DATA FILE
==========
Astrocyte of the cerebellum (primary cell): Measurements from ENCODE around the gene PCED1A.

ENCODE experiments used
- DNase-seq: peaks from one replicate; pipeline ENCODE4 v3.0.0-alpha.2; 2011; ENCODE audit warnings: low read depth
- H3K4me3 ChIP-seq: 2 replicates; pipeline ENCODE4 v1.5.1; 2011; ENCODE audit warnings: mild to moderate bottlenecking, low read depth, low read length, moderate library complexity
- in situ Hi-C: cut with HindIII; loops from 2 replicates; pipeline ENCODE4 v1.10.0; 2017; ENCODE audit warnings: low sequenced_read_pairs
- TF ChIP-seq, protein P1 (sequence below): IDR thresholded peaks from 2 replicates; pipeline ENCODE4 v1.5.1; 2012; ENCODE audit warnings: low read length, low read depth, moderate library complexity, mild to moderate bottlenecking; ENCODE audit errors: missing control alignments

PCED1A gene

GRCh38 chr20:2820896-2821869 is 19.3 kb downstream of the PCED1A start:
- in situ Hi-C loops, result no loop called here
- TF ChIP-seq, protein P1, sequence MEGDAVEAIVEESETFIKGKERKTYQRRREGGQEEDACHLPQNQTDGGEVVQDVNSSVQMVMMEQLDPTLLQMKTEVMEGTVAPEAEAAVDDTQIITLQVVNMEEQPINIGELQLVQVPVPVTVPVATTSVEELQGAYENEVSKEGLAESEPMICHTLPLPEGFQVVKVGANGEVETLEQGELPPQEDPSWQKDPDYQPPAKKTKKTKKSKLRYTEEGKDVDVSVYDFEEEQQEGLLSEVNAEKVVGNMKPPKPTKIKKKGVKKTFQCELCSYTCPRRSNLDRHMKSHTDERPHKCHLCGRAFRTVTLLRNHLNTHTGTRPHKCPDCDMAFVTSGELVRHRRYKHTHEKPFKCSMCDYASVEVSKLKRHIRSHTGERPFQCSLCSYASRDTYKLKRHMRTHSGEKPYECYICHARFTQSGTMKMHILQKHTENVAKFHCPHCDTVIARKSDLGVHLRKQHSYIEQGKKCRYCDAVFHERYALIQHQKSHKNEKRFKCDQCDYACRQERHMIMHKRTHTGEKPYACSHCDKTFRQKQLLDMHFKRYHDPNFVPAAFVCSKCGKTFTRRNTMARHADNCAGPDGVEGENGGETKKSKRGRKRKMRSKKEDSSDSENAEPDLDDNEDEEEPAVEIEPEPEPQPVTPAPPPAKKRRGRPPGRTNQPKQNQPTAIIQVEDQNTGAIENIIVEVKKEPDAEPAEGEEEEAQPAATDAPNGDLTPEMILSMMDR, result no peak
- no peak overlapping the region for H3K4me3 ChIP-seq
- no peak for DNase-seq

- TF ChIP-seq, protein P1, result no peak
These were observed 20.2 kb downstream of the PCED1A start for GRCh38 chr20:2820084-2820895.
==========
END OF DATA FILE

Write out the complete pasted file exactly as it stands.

Astrocyte of the cerebellum (primary cell): Measurements from ENCODE around the gene PCED1A.

ENCODE experiments used
- DNase-seq: peaks from one replicate; pipeline ENCODE4 v3.0.0-alpha.2; 2011; ENCODE audit warnings: low read depth
- H3K4me3 ChIP-seq: 2 replicates; pipeline ENCODE4 v1.5.1; 2011; ENCODE audit warnings: mild to moderate bottlenecking, low read depth, low read length, moderate library complexity
- in situ Hi-C: cut with HindIII; loops from 2 replicates; pipeline ENCODE4 v1.10.0; 2017; ENCODE audit warnings: low sequenced_read_pairs
- TF ChIP-seq, protein P1 (sequence below): IDR thresholded peaks from 2 replicates; pipeline ENCODE4 v1.5.1; 2012; ENCODE audit warnings: low read length, low read depth, moderate library complexity, mild to moderate bottlenecking; ENCODE audit errors: missing control alignments

PCED1A gene

GRCh38 chr20:2820896-2821869 is 19.3 kb downstream of the PCED1A start:
- in situ Hi-C loops, result no loop called here
- TF ChIP-seq, protein P1, sequence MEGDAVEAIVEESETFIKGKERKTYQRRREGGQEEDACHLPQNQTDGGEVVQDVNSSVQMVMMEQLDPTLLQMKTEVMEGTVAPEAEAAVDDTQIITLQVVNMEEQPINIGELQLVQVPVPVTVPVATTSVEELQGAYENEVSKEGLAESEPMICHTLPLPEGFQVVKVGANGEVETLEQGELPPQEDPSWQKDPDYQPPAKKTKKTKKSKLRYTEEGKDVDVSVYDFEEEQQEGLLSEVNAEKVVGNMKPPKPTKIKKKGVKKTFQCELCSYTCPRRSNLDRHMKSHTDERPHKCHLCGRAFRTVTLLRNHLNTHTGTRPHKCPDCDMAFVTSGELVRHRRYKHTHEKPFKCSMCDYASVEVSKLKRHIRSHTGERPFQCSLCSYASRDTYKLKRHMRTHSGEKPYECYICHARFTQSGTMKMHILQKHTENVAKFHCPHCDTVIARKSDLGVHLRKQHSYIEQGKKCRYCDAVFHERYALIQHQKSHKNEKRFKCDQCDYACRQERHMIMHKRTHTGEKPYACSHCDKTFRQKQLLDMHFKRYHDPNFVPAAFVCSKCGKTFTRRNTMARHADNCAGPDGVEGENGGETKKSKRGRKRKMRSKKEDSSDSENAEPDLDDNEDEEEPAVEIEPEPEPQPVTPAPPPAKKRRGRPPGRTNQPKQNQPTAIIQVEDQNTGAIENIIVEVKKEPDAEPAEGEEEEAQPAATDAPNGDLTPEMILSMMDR, result no peak
- no peak overlapping the region for H3K4me3 ChIP-seq
- no peak for DNase-seq

- TF ChIP-seq, protein P1, result no peak
These were observed 20.2 kb downstream of the PCED1A start for GRCh38 chr20:2820084-2820895.